An ‘outcry’ has erupted over the disposal of hazardous waste as untrained NHS staff are ordered to deal with ‘clinical rubbish’ So screams the latest Daily Record headline.
“Hundreds of staff across Scotland have had to deal with bloodied dressings, pads and syringes even though they claim not to have been given the proper training or protective gear to do the job, following the collapse HES.”
“Untrained NHS porters have been forced to handle hazardous clinical waste after the collapse of Healthcare Environmental Services (HES), an investigation reveals today.”
“Well, that’s what the porters are there for. They form an essential part of the healthcare team, moving goods and patients from A to B, together therefore with a responsibility for the movement of clinical wastes from the site of arising to some remote storage area to await collection.”
“Liz Gordon, regional organiser of the GMB union, said: “This degree of specialist waste handling is not in the porters’ job description but the NHS seem to think the task falls on them.”
“I’d question whether they are trained or paid sufficiently to deal with such waste. In my view, this is not contained in their job description – it is specialist material.”
It is totally inappropriate to have contractors wandering throughout the hospital estate, into wards and departments, to uplift waste containers. That is a task for the porters.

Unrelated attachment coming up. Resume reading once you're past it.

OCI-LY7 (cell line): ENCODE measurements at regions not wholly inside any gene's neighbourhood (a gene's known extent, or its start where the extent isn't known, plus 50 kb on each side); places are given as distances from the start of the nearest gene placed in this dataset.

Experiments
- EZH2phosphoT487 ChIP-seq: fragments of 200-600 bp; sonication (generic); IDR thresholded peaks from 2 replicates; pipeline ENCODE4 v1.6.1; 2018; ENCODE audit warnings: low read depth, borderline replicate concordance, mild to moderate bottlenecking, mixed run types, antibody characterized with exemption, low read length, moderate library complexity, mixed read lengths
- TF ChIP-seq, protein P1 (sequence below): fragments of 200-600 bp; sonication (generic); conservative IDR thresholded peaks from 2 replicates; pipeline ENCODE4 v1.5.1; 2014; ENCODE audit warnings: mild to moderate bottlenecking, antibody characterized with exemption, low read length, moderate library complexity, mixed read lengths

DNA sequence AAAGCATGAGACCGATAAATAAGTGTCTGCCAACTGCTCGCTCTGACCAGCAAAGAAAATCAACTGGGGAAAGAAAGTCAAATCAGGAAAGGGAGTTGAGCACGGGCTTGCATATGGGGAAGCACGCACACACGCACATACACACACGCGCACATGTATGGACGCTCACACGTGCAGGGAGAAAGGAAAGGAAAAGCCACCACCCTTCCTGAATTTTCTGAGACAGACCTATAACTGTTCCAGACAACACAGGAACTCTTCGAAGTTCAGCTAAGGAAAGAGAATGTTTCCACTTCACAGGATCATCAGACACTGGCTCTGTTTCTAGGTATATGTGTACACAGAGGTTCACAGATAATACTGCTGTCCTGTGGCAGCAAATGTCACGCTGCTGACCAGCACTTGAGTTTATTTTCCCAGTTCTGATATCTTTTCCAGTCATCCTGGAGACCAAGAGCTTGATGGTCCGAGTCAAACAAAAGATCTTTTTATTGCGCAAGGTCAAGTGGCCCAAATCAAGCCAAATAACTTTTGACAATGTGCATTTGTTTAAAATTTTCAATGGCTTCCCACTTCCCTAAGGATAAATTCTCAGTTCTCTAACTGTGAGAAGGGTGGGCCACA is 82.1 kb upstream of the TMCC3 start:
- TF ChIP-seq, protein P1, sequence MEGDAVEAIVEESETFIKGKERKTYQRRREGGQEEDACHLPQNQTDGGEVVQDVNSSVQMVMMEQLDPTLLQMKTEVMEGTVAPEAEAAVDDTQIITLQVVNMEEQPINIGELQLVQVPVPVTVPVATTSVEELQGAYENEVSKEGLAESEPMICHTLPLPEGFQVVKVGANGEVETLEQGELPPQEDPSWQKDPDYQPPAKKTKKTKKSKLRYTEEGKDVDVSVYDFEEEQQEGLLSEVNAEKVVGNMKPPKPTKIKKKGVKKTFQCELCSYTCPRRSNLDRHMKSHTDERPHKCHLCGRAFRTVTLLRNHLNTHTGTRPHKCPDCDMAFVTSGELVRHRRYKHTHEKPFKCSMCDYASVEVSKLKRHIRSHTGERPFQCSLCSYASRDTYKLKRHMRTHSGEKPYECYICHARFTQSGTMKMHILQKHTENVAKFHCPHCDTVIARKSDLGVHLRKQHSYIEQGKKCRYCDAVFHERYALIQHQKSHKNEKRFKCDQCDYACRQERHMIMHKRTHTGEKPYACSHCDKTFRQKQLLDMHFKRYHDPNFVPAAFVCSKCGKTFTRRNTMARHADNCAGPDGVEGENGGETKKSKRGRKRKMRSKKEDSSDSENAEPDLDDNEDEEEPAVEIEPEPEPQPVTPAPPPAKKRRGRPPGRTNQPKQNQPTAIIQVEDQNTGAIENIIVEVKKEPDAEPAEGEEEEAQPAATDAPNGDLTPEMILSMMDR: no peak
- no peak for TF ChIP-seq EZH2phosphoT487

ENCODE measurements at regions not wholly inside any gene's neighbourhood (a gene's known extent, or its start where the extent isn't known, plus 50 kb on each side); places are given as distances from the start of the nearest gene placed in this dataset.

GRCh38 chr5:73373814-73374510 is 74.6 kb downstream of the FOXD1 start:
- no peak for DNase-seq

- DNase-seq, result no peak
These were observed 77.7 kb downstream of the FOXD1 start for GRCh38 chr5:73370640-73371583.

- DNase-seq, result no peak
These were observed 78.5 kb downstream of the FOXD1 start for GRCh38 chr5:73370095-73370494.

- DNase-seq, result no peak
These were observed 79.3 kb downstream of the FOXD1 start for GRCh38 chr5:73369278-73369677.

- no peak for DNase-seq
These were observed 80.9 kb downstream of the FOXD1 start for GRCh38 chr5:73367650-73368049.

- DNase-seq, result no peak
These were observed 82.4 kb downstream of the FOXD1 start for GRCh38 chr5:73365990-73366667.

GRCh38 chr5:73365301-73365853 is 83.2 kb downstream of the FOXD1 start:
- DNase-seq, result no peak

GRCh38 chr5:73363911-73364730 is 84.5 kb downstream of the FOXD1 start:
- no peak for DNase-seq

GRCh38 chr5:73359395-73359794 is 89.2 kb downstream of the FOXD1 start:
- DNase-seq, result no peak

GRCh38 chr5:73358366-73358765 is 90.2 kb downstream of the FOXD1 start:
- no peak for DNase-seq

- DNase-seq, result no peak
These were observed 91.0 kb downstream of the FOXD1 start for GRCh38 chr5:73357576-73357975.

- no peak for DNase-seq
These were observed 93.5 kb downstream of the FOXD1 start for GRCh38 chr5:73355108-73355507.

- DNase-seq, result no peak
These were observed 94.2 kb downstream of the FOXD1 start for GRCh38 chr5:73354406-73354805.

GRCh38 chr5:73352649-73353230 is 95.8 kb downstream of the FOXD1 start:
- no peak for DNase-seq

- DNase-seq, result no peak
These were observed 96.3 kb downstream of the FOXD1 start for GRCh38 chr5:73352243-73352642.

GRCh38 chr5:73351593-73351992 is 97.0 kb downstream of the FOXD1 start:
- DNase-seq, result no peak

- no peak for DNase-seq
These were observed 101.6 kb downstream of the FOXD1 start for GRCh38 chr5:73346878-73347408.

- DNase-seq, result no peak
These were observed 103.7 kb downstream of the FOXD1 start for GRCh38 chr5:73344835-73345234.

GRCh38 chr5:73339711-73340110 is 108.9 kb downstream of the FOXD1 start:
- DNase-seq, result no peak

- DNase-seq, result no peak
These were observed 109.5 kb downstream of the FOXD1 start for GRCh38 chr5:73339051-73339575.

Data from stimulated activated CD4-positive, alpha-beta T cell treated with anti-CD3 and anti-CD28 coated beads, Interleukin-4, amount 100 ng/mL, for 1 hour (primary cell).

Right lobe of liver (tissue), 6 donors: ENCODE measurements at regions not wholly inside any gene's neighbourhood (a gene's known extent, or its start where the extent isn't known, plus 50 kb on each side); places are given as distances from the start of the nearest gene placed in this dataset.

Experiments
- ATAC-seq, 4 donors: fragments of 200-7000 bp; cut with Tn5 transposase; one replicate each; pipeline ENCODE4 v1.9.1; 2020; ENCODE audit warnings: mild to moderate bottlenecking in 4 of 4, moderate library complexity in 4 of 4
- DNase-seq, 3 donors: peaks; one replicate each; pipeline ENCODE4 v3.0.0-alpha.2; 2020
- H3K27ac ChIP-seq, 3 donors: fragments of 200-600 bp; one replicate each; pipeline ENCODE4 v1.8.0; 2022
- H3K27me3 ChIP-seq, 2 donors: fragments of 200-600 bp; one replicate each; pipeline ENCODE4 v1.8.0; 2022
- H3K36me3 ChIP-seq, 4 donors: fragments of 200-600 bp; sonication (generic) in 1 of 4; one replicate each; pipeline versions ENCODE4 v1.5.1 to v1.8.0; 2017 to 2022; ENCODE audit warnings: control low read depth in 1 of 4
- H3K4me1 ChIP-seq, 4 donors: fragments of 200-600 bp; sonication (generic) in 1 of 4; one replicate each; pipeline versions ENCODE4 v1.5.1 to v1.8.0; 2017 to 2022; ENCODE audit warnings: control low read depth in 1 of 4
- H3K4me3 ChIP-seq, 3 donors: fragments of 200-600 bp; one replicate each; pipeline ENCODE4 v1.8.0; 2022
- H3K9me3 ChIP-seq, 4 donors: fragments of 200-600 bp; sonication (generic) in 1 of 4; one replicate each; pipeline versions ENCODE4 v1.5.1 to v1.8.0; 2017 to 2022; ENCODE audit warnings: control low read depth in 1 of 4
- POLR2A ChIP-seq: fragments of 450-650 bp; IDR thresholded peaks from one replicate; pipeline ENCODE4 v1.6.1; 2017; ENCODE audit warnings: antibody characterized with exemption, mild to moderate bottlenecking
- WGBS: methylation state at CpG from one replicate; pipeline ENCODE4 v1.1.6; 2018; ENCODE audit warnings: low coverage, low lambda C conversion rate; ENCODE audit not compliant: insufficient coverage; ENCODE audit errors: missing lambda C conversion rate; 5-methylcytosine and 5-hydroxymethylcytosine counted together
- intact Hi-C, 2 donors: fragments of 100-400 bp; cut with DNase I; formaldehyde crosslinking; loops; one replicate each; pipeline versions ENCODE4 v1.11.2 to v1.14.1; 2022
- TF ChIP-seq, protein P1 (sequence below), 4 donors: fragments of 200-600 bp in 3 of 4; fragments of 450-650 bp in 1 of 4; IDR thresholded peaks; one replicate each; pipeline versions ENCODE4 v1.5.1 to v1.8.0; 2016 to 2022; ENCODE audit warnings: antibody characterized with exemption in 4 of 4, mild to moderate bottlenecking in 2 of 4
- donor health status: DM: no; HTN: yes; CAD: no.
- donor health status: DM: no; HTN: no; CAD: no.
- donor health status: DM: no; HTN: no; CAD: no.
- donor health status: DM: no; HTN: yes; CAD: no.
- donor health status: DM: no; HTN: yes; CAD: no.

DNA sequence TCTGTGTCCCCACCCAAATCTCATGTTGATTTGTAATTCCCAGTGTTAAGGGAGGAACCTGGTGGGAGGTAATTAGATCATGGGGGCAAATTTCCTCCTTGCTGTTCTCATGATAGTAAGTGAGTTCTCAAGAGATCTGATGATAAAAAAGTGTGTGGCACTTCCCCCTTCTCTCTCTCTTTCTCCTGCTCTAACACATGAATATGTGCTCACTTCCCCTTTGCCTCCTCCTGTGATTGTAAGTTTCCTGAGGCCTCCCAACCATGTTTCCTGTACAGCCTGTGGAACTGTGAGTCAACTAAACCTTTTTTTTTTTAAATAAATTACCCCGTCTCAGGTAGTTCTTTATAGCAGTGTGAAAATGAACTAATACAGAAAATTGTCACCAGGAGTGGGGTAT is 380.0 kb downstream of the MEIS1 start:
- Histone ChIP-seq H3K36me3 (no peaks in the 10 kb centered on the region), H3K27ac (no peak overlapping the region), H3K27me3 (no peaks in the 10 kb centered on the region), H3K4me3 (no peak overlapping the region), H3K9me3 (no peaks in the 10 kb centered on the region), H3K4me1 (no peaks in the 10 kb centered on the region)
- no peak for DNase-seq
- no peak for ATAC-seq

True, they should be trained and too often their training – at least with regard to hygiene and safety – is sadly lacking. Likewise, the provision of suitable PPE items such as puncture-resistant gloves and ballistic trousers is ‘conveniently’ overlooked. That is wrong. But so too is this nonsense from the Daily Record and GMB Union.
The risks cannot be overlooked, nor can the lack of training and provision of suitable PPE items. That is not in question and there is ample literature to support that argument, much of it from Blenkharn Environmental and the Clinical Waste Discussion Forum where we have been advocating improvements in safety for many years. There is a good cause for concern, but the GMB argument seems entirely superficial. Hiding behind these safety concerns seems wholly reasonable but who might doubt that, with a generous salary increase, those concerns would spontaneously resolve?